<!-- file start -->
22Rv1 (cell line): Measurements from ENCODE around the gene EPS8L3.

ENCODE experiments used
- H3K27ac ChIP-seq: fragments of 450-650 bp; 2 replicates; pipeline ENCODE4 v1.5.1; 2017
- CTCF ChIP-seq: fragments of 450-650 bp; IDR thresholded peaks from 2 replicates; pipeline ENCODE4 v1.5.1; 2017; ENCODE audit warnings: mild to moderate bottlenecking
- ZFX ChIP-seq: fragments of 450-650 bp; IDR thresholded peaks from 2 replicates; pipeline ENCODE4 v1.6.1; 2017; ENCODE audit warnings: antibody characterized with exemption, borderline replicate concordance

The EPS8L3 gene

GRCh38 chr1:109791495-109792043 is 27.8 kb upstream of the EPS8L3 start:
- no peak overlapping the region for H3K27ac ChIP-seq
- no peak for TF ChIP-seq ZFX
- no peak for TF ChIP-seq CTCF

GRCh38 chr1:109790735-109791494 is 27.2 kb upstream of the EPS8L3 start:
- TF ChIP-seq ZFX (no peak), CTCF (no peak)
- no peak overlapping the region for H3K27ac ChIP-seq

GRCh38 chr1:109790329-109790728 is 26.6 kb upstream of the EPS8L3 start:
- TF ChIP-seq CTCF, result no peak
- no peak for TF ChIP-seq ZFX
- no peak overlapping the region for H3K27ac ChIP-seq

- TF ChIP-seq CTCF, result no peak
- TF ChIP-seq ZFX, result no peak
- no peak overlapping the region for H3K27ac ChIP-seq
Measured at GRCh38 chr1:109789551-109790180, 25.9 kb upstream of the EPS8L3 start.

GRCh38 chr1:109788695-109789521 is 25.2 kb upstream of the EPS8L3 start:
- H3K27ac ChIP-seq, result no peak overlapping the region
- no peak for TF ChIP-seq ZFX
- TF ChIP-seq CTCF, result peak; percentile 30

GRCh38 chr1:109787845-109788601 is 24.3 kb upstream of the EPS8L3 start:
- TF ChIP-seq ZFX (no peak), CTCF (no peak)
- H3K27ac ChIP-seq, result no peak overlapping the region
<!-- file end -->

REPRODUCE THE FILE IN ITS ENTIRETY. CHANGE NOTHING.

22Rv1 (cell line): Measurements from ENCODE around the gene EPS8L3.

ENCODE experiments used
- H3K27ac ChIP-seq: fragments of 450-650 bp; 2 replicates; pipeline ENCODE4 v1.5.1; 2017
- CTCF ChIP-seq: fragments of 450-650 bp; IDR thresholded peaks from 2 replicates; pipeline ENCODE4 v1.5.1; 2017; ENCODE audit warnings: mild to moderate bottlenecking
- ZFX ChIP-seq: fragments of 450-650 bp; IDR thresholded peaks from 2 replicates; pipeline ENCODE4 v1.6.1; 2017; ENCODE audit warnings: antibody characterized with exemption, borderline replicate concordance

The EPS8L3 gene

GRCh38 chr1:109791495-109792043 is 27.8 kb upstream of the EPS8L3 start:
- no peak overlapping the region for H3K27ac ChIP-seq
- no peak for TF ChIP-seq ZFX
- no peak for TF ChIP-seq CTCF

GRCh38 chr1:109790735-109791494 is 27.2 kb upstream of the EPS8L3 start:
- TF ChIP-seq ZFX (no peak), CTCF (no peak)
- no peak overlapping the region for H3K27ac ChIP-seq

GRCh38 chr1:109790329-109790728 is 26.6 kb upstream of the EPS8L3 start:
- TF ChIP-seq CTCF, result no peak
- no peak for TF ChIP-seq ZFX
- no peak overlapping the region for H3K27ac ChIP-seq

- TF ChIP-seq CTCF, result no peak
- TF ChIP-seq ZFX, result no peak
- no peak overlapping the region for H3K27ac ChIP-seq
Measured at GRCh38 chr1:109789551-109790180, 25.9 kb upstream of the EPS8L3 start.

GRCh38 chr1:109788695-109789521 is 25.2 kb upstream of the EPS8L3 start:
- H3K27ac ChIP-seq, result no peak overlapping the region
- no peak for TF ChIP-seq ZFX
- TF ChIP-seq CTCF, result peak; percentile 30

GRCh38 chr1:109787845-109788601 is 24.3 kb upstream of the EPS8L3 start:
- TF ChIP-seq ZFX (no peak), CTCF (no peak)
- H3K27ac ChIP-seq, result no peak overlapping the region